16. 16. Actinic Keratosis (Cheilitis) Distinctive raised white plaque, representing actinic cheilitis.
  17. 17. Actinic Keratosis (Cheilitis) Tretment • The mainstay of treatment of actinic keratosis is surgery. • Chemotherapeutic agents such as topical 5- fluorouracil have been used with some success. • Patients treated with nonsurgical methods therefore require long-term follow-up, about 10% of these lesions will undergo malignant transformation.
  18. 18. Nicotine Stomatitis  Definition • Palate initially becomes diffusely erythematous and eventually turns grayish white secondary to hyperkeratosis . • multiple keratotic papules with depressed red centers correspond to dilated and inflamed excretory duct openings of the minor salivary glands .
  19. 19. Nicotine Stomatitis A B A- Histologic appearance of nicotine stomatitis, showing hyperkeratosis and acanthosis with squamous metaplasia of the dilated salivary duct. B- Nicotine stomatitis with diffuse white change in the palatal mucosa, along with elevated papules with red centers.
  20. 20. Nicotine Stomatitis  Tretment • Nicotine stomatitis is completely reversible once the habit is discontinued. • The lesions usually resolve within 2 weeks of cessation of smoking. • Biopsy of nicotine stomatitis is rarely indicated except to reassure the patient. • biopsy should be performed on any white lesion of the palatal mucosa that persists after month of discontinuation of smoking habit
  21. 21. Smokeless Tobacco–Induced Keratosis  Definition • Chewing tobacco is an important established risk factor for the development of oral carcinoma . • Smokeless tobacco keratosis is the term for white plaques that form on the oral mucosa, usually vestibule, and the gingiva in the areas which habitually come into direct contact with tobacco in a smokeless tobacco user . • These lesions are characterized by thickened, white mucosa that is typically wrinkled.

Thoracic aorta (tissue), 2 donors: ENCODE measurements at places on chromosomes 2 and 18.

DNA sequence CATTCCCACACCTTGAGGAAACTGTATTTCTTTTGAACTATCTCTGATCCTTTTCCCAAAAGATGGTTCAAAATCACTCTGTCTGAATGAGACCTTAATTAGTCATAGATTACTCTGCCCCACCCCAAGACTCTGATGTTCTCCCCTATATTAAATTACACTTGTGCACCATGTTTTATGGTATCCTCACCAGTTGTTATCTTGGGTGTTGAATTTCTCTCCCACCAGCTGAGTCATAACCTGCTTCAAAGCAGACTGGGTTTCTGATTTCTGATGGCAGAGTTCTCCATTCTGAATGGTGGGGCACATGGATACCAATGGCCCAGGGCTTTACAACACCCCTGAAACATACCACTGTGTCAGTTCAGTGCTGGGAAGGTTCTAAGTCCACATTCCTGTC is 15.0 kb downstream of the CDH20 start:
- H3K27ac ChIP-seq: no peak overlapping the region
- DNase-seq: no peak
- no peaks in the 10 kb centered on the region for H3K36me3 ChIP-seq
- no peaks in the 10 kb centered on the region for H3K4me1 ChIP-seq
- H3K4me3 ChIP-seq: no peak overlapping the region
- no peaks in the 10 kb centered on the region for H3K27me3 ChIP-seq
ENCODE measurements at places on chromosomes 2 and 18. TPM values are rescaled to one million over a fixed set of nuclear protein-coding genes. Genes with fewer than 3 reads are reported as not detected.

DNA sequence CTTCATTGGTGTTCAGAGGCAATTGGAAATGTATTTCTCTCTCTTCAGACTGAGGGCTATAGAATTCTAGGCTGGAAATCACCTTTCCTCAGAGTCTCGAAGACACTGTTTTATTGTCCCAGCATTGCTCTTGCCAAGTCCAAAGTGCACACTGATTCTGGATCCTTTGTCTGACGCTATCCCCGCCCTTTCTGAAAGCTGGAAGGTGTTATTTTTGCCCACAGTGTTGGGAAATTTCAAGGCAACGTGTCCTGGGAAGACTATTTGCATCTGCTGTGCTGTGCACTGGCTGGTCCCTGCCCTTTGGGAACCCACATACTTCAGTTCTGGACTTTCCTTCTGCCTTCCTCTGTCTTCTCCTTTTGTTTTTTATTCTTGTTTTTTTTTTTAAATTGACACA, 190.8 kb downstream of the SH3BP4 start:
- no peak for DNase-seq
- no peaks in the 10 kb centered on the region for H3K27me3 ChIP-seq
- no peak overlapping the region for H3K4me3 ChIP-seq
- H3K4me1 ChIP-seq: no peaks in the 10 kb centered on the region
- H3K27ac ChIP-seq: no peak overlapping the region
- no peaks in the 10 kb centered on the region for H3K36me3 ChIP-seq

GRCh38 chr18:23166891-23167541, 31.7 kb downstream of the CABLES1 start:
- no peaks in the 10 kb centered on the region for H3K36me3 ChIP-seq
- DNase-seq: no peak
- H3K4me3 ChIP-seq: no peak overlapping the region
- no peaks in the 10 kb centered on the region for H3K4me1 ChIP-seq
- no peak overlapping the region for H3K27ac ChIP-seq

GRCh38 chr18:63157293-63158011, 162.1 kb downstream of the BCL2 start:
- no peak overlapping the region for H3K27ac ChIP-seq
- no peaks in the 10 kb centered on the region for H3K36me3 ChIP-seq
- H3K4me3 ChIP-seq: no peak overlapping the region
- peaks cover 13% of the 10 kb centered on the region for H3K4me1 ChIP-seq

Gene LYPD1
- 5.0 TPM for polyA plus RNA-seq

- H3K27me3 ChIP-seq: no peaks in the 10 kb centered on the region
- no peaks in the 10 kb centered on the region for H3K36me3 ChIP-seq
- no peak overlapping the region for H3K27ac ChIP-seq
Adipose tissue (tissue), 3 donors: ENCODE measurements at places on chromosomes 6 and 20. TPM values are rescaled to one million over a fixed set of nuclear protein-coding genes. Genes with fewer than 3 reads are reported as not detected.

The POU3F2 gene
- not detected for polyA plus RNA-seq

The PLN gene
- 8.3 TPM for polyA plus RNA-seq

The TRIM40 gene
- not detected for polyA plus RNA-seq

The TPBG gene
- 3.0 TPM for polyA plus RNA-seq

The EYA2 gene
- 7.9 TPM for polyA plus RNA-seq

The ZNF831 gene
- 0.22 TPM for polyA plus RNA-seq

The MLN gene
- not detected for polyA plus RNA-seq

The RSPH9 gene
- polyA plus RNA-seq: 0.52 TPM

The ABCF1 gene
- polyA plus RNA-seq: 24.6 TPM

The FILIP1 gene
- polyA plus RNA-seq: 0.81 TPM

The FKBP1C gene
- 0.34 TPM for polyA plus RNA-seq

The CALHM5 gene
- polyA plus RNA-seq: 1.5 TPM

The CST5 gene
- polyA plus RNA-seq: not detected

22. 22. Smokeless Tobacco–Induced Keratosis A B C C- Snuff pouch showing extensive periodontal tissue destruction and a thickened area of leukoplakia. B- Snuff pouch with a white wrinkled mucosal surface. A- White leathery nodular tobacco pouch. These thickened areas are more worrisome for malignant transformation
  23. 23. Smokeless Tobacco–Induced Keratosis  Tretment • Cessation of use almost always leads to a normal mucosal appearance within 1 to 2 weeks. • The risk of malignant transformation is increased fourfold for chronic smokeless tobacco users
  24. 24. Sanguinaria-Induced Leukoplakia  Definition • a mixture of benzophenanthridine alkaloids derived from the common bloodroot plant ( Sanguinaria canadensis ), has been used in oral rinses and toothpaste. • The most widely used product with Sanguinaria, Viadent, has been shown, through extensive clinical trials, to be effective against plaque buildup and gingivitis.
  25. 25. Sanguinaria-Induced Leukoplakia A- Typical white corrugated leukoplakia in the maxillary vestibule, associated with sanguinaria use. A B B- Mandibular vestibular lesion in the same patient
  26. 26. Sanguinaria-Induced Leukoplakia  Tretment • No appropriate treatment has been established for sanguinariainduced leukoplakia . • In all cases, complete discontinuation of Sanguinaria-containing products and cessation of any other harmful habits such as tobacco or alcohol use is mandatory. • All patients should be given careful clinical followup, with a biopsy of any recurrent or worsening lesion(s).
  27. 27. be careful !!